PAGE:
France fields an online storage service that is a privacy-focused European alternative

Article (French language / Langue Française)

RKube : le cloud français | Ere Numerique

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Map of Europe By User:mjchael by using preliminary work of maix¿? [CC-BY-SA-2.5 (], via Wikimedia Commons

An online cloud storage that the Europeans call their own

The increased discontent in Europe about the NSA  spying on European citizens’ Internet activity has seen less trust in Internet services that are either hosted on American soil or chartered in the USA. This has also been augmented by recent activities where the German government “battened down the hatches” and even gave a CIA station chief located there the “royal order of the boot”.

As well, the French and Swiss worked on their own volume-wide disk encryption software such as VeraCrypt.

Similarly, the European Union recently won a European court case to assure EU citizens the “right to be forgotten” by major US-based search engines while an Austrian-based class action was launched against Facebook on privacy grounds.

Now the French have launched their own “cloud-driven” online storage as a competitor to the US-based online storage services like Dropbox,, OneDrive and Google Drive. Here, this operator have their servers on French soil and are totally subject to the rule of law in France. They also focus their offers around user privacy according to European norms. They even have the ability for you to create your own security key and implement secure anonymous file transfers.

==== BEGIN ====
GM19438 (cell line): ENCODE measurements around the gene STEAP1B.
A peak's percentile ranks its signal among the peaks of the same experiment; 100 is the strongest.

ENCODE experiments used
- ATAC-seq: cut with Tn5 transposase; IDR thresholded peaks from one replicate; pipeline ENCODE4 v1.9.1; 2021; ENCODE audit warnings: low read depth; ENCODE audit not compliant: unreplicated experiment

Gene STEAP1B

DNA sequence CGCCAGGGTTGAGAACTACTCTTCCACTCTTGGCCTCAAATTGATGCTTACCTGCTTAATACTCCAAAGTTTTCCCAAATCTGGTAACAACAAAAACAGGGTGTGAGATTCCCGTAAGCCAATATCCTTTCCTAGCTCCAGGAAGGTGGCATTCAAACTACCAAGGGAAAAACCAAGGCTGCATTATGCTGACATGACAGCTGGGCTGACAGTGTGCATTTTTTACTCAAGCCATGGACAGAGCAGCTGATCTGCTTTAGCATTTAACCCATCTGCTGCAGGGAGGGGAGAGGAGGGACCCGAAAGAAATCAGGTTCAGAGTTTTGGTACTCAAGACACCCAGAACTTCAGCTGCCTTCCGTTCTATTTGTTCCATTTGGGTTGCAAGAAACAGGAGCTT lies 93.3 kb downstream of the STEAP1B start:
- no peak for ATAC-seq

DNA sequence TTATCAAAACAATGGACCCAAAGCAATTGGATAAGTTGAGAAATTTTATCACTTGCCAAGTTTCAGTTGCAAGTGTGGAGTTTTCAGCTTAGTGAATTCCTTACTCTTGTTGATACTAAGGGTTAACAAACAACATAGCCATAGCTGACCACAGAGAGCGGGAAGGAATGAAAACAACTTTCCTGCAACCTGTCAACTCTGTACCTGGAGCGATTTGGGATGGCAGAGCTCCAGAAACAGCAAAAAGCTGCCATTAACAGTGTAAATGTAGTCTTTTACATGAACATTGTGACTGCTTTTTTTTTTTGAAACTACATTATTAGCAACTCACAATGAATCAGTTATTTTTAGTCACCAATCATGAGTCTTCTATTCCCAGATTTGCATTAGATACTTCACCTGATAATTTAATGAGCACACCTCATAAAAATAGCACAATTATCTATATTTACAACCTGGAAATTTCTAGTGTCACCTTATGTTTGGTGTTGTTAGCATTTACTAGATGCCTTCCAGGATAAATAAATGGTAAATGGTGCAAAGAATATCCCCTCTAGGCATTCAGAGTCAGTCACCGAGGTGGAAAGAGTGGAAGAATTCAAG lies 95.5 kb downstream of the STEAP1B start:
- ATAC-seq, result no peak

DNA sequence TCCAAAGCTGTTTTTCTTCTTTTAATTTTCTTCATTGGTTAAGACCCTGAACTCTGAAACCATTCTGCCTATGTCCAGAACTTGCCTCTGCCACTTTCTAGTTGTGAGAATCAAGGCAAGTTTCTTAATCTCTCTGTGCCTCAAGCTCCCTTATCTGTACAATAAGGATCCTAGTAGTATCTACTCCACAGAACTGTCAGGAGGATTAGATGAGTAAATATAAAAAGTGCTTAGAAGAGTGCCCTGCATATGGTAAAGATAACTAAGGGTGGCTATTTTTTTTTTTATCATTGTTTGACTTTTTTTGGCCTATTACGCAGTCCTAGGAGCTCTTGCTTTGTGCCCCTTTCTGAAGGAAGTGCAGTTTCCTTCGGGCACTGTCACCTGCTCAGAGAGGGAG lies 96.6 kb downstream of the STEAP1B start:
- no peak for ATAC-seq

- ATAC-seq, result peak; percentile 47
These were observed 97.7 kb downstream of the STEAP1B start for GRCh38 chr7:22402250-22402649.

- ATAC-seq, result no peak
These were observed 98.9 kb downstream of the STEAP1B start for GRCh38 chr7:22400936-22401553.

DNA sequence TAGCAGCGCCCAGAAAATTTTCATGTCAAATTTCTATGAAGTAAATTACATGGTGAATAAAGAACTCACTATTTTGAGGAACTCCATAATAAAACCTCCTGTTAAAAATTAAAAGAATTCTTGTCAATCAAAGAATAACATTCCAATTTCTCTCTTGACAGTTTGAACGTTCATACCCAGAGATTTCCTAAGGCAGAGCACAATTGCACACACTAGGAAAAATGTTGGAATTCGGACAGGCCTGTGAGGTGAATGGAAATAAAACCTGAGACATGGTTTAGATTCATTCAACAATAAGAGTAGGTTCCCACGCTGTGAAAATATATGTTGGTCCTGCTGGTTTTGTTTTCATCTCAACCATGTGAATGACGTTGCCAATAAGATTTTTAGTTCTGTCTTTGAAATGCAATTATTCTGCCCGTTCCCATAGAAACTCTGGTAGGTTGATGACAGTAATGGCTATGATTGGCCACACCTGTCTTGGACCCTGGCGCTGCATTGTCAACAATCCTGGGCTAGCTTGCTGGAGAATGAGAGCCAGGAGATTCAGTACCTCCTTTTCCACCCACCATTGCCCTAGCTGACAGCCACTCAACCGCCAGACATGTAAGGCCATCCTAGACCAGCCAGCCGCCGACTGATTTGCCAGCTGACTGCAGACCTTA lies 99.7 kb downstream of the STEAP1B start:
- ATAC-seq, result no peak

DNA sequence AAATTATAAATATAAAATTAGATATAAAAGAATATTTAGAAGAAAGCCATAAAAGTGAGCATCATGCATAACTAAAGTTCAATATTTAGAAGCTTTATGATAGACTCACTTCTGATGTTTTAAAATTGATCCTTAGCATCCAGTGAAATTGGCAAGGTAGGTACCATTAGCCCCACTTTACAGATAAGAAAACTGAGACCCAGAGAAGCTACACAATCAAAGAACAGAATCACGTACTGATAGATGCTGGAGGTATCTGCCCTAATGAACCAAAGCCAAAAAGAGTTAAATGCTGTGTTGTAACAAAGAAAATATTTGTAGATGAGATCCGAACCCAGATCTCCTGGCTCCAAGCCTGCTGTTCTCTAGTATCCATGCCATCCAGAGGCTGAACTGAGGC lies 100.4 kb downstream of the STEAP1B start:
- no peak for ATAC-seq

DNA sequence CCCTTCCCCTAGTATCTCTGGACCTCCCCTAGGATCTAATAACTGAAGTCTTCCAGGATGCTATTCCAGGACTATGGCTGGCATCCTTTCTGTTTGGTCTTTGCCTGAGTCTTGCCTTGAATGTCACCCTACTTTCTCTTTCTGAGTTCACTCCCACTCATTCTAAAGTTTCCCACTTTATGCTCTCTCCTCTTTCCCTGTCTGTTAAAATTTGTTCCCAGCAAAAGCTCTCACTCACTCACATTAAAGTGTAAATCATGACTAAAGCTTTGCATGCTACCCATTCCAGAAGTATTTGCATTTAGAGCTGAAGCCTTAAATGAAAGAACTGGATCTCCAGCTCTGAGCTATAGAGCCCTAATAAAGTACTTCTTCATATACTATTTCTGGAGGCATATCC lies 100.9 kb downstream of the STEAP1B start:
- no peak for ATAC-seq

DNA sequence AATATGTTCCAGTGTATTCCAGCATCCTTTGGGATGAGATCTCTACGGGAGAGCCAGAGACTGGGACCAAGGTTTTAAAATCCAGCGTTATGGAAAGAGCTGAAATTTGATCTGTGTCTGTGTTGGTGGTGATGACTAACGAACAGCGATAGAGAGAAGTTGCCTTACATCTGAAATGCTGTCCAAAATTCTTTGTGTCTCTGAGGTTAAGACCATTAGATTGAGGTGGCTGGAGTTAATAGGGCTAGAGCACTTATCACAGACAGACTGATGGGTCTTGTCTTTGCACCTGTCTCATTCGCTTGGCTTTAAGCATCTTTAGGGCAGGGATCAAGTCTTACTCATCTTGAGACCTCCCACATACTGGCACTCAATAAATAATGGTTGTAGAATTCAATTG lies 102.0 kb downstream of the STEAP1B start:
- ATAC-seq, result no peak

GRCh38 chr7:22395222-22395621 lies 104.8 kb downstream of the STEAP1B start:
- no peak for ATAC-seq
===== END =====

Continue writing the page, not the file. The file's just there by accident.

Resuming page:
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Totally hosted on French soil

Like most of the online storage services, they offer client-side software for Windows, Macintosh OS X, iOS and Android while offering a simplified Web user experience for those of us who come in from Web browsers.

RKube will offer users a free 5Gb account or access to up to 500Gb for up to €49.90 / month.

But I also wonder who else in Continental Europe will run with online file storage or similar services in response to the loss of faith in American services by Europeans. It also extends to other services like search engines or social networks. Similarly, it could be interesting to know whether people who live outside Europe but are concerned about the privacy or confidentiality of their data could end up purchasing space on these services rather than the American services.

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